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Luke’s Alphabet Tour – F: Feed the Rhino at Takedown Festival – 18th March 2012

 
By on Wednesday, 4th April 2012 at 1:00 pm
 

Although not headlining the Guitar Central stage at Takedown, Feed the Rhino are the most highly anticipated band of the day. Having taken a well-earned hiatus from touring whilst they recorded their new album ‘The Burning Suns’, the Kent-based crushers are back to prove why they’re regarded as one of the most exciting live acts in the UK.

Following from Polar.‘s brutalising display of hardcore punk, the room fills and swells with sweaty pierced and inked bodies who are looking to throw down and scream until their tonsils rupture. Hitting the stage like a audio atom bomb, Feed the Rhino are here to cause nothing but chaos and incite as much carnage as they see fit.

It’s a staple part of their live show for frontman Lee Tobin to spend the majority of the set in the pit with his ‘Rhinos’, and lose every inhibition while pouring his heart into the microphone. Lee knew this was the plan and the crowd knew – unfortunately, no-one alerted the security. The burly men in front of the stage refuse to let Lee (or any of the band) over the barrier into the hundreds of fans before them – much to the obvious annoyance of those on and offstage. [Allegedly, the security punched one of the guitarists in the back during this performance.]

The tattooed, vest-wearing purveyors of anger smash and kick their way through a half hour of hits including ‘Knives’ and ‘Mr. Red Eye’. As Tobin scales the PA system for what was undoubtedly planned to be the ‘big ending’ his screams go unheard as security pull the plug on his microphone. Tobin continues to scream and shout at his devotees below while the rest of FTR throw themselves across the stage in a flurry of shreds and drum assault.

For half an hour, the heroes of hardcore make the Guitar Central stage their own. The pit awash with fist throwers and headbangers creating the anarchy that FTR feed off and despite the crowd control possibly being a touch too harsh, it’s a fantastic comeback show for a band who are making huge waves in the aggressive music scene.

Read Luke’s interview with Lee Tobin of Free the Rhino here.

 

Interview: Lee Tobin from Feed the Rhino

 
By on Monday, 2nd April 2012 at 11:00 am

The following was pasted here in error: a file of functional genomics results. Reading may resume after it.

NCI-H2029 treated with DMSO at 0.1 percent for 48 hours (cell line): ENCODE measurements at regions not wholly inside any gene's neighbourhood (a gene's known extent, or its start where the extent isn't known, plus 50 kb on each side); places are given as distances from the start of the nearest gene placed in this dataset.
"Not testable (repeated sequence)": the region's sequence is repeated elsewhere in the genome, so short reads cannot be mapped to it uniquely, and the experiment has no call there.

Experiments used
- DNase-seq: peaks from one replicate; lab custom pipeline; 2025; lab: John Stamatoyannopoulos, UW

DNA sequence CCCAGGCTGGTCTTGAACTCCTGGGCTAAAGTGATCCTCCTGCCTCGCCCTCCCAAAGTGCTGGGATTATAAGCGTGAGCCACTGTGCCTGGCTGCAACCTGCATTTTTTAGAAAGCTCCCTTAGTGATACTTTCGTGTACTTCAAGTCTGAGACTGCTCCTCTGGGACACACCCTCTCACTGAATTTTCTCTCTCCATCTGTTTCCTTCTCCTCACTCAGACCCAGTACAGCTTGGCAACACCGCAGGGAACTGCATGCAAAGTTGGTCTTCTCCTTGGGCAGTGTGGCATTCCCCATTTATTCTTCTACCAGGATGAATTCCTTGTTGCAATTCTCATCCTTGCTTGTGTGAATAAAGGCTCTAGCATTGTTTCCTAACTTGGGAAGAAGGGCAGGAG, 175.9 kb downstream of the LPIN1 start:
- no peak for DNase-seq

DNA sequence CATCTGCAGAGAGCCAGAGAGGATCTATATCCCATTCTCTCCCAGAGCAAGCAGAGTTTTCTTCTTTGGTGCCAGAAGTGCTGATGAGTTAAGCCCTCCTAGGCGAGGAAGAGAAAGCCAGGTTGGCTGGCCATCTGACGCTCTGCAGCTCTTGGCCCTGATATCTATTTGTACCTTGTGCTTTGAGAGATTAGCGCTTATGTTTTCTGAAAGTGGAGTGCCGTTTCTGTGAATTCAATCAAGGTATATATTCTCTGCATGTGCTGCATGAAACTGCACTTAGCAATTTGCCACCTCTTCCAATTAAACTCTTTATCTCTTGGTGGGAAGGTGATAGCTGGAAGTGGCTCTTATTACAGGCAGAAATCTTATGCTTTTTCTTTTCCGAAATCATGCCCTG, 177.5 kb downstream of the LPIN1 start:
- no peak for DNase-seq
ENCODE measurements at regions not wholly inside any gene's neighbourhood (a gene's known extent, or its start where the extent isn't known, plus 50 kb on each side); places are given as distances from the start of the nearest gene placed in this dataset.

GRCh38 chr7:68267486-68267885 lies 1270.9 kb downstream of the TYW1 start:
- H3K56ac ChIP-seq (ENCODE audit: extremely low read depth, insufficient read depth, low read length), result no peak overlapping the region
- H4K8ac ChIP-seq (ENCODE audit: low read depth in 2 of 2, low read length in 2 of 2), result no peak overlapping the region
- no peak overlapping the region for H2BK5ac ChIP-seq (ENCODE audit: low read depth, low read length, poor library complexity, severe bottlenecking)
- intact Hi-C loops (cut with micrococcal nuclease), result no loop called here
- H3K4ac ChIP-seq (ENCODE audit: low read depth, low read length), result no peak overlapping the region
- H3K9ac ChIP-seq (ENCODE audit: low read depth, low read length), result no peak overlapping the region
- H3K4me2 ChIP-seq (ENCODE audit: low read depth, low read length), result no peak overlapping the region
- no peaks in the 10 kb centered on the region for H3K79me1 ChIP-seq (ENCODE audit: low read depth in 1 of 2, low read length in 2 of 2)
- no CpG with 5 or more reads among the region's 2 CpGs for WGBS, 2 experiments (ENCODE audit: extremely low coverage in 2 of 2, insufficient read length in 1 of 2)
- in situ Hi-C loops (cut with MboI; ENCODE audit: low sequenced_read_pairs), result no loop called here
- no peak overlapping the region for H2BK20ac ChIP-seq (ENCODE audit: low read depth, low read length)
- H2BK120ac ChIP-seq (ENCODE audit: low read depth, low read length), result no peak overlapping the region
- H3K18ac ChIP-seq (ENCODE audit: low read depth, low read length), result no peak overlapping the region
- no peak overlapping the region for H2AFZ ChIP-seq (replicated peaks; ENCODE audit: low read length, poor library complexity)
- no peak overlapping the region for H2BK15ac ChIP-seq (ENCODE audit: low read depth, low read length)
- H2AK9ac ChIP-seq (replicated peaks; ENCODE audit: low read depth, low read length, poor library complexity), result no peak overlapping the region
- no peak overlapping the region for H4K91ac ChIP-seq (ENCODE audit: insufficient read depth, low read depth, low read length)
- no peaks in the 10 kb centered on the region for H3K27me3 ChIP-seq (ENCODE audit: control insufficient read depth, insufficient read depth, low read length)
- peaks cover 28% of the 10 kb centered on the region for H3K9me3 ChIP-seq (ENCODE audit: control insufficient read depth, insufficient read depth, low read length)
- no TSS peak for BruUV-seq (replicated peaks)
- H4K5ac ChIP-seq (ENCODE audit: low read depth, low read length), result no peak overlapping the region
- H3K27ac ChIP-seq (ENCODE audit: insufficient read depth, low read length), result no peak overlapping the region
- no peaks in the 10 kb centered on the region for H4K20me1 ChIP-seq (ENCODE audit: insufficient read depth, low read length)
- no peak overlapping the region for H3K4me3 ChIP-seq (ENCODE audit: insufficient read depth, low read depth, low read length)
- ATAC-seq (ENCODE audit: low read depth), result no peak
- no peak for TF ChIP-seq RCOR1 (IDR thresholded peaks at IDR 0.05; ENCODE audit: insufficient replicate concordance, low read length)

Following the band’s raucous performance at this year’s Takedown festival, I caught up with Feed the Rhino‘s frontman for a quick chat about his band, the new album and their controversial performance.

How did your set go? How was it for you?
It was fantastic. We haven’t played for a long time because we’ve been stuck in the studio writing the second album. It’s the first time we’ve played in four months I think – the last time we played was out on tour with While She Sleeps. It was amazing, the crowd were amazing. We had a lot of fun. A lot of carnage which is what we like.

Do you feed off the craziness of the crowd?
I don’t know. With Feed the Rhino it’s always been a band about passion and about heart, and when you see people so into what you’re writing and what you’re playing, it makes everything so worthwhile. And you do feed off it, it’s a massive buzz. Looking out there today and seeing that room that was fucking rammed to the rafters and seeing that they were just going nuts at every opportunity, it’s just a great feeling.

Do you wish you could have got in the crowd, though? [The security team were adamant this wasn’t going to happen.]
We always do things of instinct, and a lot of the time we end up anywhere. Our sets are very organic and we feed off what the vibe is. We’d have loved to have been in with the crowd because we were loving everything they were doing and to be in with them would have been fucking amazing, but security played havoc with us today.

It’s not like you didn’t try…
We had a slight falling out, but they’re there to do a job, aren’t they? You’re governed by what they’re going to allow you to do.

You’ve got a new album coming out, can you tell us a bit about it?